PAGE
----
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The student news site of Charles E. Smith Jewish Day School

The Lion's Tale

The student news site of Charles E. Smith Jewish Day School

The Lion's Tale

The student news site of Charles E. Smith Jewish Day School

The Lion's Tale

Nathan celebrates after breaking the school record for the 3,200 meter race. Used with permission from Nathan Szubin.
Student breaks school record in track race
Mia Forseter, Sports Editor • April 21, 2024

When junior Nathan Szubin stepped up to the line of the 3,200 meter race in the Johns Hopkins Invitational Meet on April 19, he had a different...

Arditi Zarouk (second from left) celebrates the 50-year anniversary of Perach with her team at the residence of Israeli President Herzog. Used with permission from Arditi Zarouk.
Former students and staff readjust to Israel in the wake of war
Mia Forseter, Sports Editor • April 19, 2024

The Israeli embassy and military send over emissaries every year, and many of these families choose to send their kids to CESJDS. When they go...

A day of matzo meals
A day of matzo meals
Sophie Schwartz, Opinion Editor • April 18, 2024

Many people dread Pesach time, when their beloved chametz (leaven) is replaced with dry, brittle matzo. However, if presented well, matzo does...

Junior Evan Klepper gets ready for his WIS opponent to serve
Lions tennis fall short to WIS
Isaiah Segal-Geetter, Reporter • April 18, 2024

“Twenty four on 3, Mashiach on 6,” junior and tennis captain Evan Klepper said to the varsity boys tennis team before their match against...

Eighth grade visits Capitol Hill
Eighth grade visits Capitol Hill
Jonah Mitre, Reporter • April 17, 2024

To put their learning from government class into perspective, eighth grade students visited Capitol Hill on April 10 for a field trip. Throughout...

At the college fair on April 7, Pitzer College representatives boasted about their Students Justice for Palestine (SJP) club to a Jewish student.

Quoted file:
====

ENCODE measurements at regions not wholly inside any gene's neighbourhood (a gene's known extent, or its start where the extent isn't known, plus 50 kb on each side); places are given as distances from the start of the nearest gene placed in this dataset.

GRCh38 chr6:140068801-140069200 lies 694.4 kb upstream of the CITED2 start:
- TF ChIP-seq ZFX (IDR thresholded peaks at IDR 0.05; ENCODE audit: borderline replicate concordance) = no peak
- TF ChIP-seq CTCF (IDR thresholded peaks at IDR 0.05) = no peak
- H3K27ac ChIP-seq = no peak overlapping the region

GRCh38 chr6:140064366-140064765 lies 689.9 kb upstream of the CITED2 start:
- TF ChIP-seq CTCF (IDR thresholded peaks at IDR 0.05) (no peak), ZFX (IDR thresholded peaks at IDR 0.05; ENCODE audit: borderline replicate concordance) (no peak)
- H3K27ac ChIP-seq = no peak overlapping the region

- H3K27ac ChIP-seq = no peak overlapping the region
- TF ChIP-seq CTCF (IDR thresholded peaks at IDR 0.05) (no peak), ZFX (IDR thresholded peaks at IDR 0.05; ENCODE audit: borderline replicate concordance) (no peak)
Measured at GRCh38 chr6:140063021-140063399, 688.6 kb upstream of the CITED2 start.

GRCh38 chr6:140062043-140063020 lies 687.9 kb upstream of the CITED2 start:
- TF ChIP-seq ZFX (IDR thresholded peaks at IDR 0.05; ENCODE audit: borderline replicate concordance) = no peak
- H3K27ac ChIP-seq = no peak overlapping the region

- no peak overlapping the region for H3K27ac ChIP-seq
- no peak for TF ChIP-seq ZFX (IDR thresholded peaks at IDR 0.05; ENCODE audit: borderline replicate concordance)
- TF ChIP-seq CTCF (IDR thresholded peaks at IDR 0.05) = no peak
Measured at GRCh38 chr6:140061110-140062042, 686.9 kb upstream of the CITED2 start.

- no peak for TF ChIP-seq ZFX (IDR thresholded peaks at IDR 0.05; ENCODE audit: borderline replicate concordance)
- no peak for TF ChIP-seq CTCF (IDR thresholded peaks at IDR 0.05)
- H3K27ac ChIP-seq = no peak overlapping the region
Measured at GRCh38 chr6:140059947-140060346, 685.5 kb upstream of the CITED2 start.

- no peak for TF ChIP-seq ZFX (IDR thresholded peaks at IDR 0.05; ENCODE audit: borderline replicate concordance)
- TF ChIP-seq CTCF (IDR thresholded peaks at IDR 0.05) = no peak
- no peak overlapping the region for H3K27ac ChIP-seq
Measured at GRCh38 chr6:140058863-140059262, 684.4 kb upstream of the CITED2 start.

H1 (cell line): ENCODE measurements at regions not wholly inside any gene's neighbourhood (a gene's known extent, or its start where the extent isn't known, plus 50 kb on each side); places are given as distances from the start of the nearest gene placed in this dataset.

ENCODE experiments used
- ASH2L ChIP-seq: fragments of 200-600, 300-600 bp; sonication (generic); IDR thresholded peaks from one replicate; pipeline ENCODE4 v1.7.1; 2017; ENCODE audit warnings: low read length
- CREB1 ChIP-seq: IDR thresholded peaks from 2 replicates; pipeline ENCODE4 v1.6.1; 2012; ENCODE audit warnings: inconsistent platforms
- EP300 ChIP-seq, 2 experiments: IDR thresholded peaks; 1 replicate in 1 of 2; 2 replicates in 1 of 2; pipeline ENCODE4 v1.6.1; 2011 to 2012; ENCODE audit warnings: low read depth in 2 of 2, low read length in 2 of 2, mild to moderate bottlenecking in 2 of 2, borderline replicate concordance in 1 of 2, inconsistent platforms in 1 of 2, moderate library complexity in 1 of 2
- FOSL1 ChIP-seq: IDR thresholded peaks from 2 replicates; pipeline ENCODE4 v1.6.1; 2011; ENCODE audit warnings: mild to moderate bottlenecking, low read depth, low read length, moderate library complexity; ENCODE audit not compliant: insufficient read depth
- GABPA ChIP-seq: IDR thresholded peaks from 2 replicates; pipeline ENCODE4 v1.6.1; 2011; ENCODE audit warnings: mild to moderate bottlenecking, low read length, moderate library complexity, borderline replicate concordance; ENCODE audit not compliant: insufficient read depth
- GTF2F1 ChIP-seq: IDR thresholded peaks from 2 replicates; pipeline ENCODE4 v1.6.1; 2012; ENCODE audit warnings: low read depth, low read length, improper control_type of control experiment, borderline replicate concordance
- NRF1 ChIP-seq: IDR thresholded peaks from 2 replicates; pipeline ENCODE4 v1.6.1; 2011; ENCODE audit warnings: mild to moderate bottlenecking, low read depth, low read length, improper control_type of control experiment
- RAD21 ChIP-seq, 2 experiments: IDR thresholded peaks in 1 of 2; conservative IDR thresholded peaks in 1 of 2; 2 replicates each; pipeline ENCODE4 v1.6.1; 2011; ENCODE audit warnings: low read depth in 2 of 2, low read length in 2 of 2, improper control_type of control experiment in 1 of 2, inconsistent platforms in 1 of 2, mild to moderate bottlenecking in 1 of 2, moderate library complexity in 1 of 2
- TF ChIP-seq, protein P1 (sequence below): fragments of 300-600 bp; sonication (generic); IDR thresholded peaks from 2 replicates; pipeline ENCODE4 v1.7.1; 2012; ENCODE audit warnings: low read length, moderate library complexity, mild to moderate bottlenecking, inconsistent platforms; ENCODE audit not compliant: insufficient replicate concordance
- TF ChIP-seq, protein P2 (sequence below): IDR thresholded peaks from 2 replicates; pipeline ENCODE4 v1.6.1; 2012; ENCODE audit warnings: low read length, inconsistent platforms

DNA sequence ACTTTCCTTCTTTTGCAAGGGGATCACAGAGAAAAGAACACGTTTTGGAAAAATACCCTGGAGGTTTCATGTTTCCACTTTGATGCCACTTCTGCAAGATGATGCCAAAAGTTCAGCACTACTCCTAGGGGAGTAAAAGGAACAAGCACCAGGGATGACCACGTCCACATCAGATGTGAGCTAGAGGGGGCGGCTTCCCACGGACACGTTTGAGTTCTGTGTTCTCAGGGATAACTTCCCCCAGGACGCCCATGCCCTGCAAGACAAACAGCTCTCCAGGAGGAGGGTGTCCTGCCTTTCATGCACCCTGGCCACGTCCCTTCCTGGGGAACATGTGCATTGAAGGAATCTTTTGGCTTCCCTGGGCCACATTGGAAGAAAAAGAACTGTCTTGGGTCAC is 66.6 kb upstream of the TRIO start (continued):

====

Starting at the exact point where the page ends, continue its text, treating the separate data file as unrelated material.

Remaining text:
Opinion: Colleges need to support Zionist students
Stella Muzin, Editor-in-Chief • April 16, 2024

On April 7, I attended the Washington Area Independent Schools College Fair, which was co-sponsored by CESJDS along with other schools from the...

USHER’s Latest Album is Formulaic Fun

USHER+realeases+his+ninth+studio+album+prior+to+his+performance+at+the+Apple+Music+SuperBowl+Halftime+show.
usherworld.com
USHER realeases his ninth studio album prior to his performance at the Apple Music SuperBowl Halftime show.

USHER gave the halftime performance for the last Super Bowl. With over 100 million people watching the Super Bowl halftime show, the music needs to appeal to many. The sounds on USHER’s latest album, Coming Home, highlight that by being consistently formulaic, lifeless and pandering. 

Despite the album being relatively uninteresting, it is still a mixed bag. The music may not be deep or varied, but its instrumentals aren’t terrible to listen to and can be somewhat catchy from time to time. USHER’s ninth studio album is consistently pleasing to the ear. Yet it does not hold a candle to any of his previous albums.

Much of the album sounds like a bland rehashing of USHER’s previous hits, almost as if songs from Confessions had the groove and soul taken out of them and sounded like hollow shells of themselves yet kept some of the infectious hooks.